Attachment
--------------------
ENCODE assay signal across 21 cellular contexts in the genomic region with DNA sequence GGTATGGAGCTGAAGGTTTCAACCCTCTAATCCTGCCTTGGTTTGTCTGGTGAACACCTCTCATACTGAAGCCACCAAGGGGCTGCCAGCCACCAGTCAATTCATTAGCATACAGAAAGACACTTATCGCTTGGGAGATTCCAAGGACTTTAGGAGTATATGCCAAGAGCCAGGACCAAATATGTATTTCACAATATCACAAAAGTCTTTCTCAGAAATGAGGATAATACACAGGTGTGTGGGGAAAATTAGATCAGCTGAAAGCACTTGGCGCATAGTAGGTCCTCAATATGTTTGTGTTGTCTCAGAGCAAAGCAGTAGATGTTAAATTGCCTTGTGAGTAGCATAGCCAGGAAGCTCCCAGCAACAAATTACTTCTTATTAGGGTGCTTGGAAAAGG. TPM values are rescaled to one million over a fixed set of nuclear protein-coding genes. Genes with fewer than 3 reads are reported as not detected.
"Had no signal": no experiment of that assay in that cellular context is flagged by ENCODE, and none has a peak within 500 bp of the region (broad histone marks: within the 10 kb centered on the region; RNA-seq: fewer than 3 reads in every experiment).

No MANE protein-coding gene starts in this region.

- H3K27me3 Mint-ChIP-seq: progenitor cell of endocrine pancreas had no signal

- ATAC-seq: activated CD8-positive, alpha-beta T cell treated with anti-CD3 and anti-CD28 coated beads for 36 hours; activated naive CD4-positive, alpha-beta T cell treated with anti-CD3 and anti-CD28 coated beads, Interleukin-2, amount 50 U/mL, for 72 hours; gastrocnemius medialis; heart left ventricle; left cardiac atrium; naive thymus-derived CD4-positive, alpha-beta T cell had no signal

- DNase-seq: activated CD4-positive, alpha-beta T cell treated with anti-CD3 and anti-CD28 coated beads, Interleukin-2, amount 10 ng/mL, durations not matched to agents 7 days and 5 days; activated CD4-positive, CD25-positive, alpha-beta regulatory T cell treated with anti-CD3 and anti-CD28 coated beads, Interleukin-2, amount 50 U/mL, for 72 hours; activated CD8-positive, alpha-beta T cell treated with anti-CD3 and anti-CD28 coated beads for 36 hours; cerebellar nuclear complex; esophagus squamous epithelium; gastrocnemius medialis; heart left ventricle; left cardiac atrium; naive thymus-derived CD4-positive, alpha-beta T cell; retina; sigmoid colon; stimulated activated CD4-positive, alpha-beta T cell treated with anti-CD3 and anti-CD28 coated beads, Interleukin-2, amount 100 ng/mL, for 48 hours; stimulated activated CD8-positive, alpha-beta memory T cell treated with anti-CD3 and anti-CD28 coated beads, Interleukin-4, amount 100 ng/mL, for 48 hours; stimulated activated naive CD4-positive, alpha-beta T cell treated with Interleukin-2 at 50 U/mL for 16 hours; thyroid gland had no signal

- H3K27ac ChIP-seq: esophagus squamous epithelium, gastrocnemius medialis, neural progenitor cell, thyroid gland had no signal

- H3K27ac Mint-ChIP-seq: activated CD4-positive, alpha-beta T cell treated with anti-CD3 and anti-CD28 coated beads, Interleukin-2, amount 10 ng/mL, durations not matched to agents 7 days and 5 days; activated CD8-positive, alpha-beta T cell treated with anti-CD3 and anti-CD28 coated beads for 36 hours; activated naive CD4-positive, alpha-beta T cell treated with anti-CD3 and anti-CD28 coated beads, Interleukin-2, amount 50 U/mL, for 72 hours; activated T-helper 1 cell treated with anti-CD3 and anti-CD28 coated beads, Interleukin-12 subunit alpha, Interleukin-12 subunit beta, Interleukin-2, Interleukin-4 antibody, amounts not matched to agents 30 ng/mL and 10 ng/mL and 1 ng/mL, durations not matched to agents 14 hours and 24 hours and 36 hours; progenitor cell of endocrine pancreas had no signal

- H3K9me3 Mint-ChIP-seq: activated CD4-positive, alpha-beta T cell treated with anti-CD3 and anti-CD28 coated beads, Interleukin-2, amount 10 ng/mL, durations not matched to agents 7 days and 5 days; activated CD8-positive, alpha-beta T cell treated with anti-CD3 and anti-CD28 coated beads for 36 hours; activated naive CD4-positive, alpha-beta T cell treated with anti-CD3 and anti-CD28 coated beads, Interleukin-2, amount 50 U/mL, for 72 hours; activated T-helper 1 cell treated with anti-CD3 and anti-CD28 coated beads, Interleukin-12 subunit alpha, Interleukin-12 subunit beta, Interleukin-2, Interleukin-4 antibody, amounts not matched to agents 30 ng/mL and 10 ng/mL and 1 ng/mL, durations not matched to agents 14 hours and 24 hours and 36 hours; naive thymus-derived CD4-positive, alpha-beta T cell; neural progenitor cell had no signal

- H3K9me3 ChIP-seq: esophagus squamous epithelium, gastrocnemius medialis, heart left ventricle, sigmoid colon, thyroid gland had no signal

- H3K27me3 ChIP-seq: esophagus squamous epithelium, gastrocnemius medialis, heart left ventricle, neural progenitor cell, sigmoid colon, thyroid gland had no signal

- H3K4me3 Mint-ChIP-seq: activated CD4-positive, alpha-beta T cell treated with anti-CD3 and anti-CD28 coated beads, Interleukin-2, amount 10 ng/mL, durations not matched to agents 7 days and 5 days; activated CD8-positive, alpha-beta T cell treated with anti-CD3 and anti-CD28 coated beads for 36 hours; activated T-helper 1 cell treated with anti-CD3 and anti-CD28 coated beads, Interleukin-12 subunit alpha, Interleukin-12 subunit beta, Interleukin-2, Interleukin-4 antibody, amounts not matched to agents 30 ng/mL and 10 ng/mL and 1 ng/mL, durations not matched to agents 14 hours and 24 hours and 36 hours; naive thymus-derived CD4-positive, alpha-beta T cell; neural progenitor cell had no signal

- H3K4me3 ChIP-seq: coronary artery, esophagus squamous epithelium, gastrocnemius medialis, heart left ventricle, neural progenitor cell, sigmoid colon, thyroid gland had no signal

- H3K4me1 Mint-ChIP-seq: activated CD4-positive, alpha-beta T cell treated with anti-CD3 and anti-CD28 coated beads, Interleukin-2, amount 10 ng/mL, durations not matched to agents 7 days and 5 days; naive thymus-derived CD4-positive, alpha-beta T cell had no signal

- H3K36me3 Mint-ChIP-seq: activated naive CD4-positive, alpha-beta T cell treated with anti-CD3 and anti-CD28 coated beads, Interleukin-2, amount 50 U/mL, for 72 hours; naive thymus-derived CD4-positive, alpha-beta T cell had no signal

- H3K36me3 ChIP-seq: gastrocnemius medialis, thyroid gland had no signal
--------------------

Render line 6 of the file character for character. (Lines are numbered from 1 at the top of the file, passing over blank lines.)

- DNase-seq: activated CD4-positive, alpha-beta T cell treated with anti-CD3 and anti-CD28 coated beads, Interleukin-2, amount 10 ng/mL, durations not matched to agents 7 days and 5 days; activated CD4-positive, CD25-positive, alpha-beta regulatory T cell treated with anti-CD3 and anti-CD28 coated beads, Interleukin-2, amount 50 U/mL, for 72 hours; activated CD8-positive, alpha-beta T cell treated with anti-CD3 and anti-CD28 coated beads for 36 hours; cerebellar nuclear complex; esophagus squamous epithelium; gastrocnemius medialis; heart left ventricle; left cardiac atrium; naive thymus-derived CD4-positive, alpha-beta T cell; retina; sigmoid colon; stimulated activated CD4-positive, alpha-beta T cell treated with anti-CD3 and anti-CD28 coated beads, Interleukin-2, amount 100 ng/mL, for 48 hours; stimulated activated CD8-positive, alpha-beta memory T cell treated with anti-CD3 and anti-CD28 coated beads, Interleukin-4, amount 100 ng/mL, for 48 hours; stimulated activated naive CD4-positive, alpha-beta T cell treated with Interleukin-2 at 50 U/mL for 16 hours; thyroid gland had no signal